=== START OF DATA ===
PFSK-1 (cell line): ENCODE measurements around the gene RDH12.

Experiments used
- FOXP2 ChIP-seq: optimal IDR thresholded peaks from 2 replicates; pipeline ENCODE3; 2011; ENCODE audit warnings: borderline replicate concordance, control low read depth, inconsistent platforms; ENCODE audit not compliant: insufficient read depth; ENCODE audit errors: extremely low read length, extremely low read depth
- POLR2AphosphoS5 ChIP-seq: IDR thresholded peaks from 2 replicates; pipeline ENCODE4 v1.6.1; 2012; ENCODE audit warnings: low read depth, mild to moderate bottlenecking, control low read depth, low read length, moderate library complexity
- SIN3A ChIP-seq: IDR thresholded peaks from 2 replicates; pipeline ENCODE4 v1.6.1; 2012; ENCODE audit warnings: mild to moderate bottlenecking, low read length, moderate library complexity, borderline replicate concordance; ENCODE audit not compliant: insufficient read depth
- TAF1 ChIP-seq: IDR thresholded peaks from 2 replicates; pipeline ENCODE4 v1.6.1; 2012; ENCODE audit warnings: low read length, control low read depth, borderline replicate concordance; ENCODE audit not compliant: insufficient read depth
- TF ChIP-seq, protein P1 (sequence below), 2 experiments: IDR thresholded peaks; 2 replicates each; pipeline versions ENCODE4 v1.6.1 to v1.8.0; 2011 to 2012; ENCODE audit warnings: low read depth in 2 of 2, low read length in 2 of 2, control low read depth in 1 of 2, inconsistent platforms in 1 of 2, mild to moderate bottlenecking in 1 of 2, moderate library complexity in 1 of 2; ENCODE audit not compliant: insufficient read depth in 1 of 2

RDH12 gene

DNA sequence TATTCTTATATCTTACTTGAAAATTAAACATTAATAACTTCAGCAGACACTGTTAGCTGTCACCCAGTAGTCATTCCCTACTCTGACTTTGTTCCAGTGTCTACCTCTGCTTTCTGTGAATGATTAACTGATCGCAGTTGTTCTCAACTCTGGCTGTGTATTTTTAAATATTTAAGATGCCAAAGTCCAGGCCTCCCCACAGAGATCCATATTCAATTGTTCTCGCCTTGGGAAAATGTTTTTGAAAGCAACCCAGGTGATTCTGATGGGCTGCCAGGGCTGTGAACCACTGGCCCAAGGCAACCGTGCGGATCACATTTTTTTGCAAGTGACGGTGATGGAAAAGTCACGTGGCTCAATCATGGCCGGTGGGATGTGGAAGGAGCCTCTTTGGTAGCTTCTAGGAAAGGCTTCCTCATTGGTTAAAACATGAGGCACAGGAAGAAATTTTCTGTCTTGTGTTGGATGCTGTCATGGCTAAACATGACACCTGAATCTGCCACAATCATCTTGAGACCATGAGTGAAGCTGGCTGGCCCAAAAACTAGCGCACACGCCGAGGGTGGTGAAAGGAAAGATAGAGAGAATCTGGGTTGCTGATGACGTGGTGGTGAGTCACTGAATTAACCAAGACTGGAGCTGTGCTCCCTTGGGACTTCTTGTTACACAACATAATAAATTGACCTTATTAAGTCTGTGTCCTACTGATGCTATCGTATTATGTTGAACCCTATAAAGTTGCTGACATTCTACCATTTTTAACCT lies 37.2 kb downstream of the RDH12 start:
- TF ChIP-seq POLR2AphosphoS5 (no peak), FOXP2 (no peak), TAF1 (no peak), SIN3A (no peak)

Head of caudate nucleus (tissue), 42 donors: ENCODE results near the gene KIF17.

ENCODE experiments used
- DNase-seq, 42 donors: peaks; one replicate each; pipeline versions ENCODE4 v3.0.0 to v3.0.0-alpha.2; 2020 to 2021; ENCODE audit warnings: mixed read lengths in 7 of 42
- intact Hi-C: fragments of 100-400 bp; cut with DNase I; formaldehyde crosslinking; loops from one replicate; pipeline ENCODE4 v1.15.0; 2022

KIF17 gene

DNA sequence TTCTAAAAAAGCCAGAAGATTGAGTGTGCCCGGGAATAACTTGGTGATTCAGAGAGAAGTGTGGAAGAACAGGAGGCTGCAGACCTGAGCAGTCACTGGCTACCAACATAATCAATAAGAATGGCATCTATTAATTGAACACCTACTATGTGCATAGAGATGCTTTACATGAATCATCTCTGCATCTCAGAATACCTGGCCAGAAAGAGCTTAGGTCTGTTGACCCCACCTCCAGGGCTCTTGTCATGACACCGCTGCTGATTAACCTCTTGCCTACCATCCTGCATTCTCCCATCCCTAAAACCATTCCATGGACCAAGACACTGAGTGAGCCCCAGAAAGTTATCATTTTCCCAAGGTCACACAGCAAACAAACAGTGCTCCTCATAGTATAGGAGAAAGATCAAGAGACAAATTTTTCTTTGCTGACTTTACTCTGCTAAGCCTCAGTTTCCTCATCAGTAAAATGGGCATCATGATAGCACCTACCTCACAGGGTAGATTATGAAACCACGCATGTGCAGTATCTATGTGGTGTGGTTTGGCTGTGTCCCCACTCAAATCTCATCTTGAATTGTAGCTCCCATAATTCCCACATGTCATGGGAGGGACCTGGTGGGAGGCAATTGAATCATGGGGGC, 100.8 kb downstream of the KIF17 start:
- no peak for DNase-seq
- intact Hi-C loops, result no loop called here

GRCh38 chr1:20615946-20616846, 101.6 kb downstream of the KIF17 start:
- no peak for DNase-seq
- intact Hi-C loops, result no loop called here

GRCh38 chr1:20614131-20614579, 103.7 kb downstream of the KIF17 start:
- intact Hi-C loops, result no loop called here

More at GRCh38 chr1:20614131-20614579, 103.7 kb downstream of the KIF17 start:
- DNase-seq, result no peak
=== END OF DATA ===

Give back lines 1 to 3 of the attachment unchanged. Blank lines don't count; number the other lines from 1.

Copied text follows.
PFSK-1 (cell line): ENCODE measurements around the gene RDH12.

Experiments used
- FOXP2 ChIP-seq: optimal IDR thresholded peaks from 2 replicates; pipeline ENCODE3; 2011; ENCODE audit warnings: borderline replicate concordance, control low read depth, inconsistent platforms; ENCODE audit not compliant: insufficient read depth; ENCODE audit errors: extremely low read length, extremely low read depth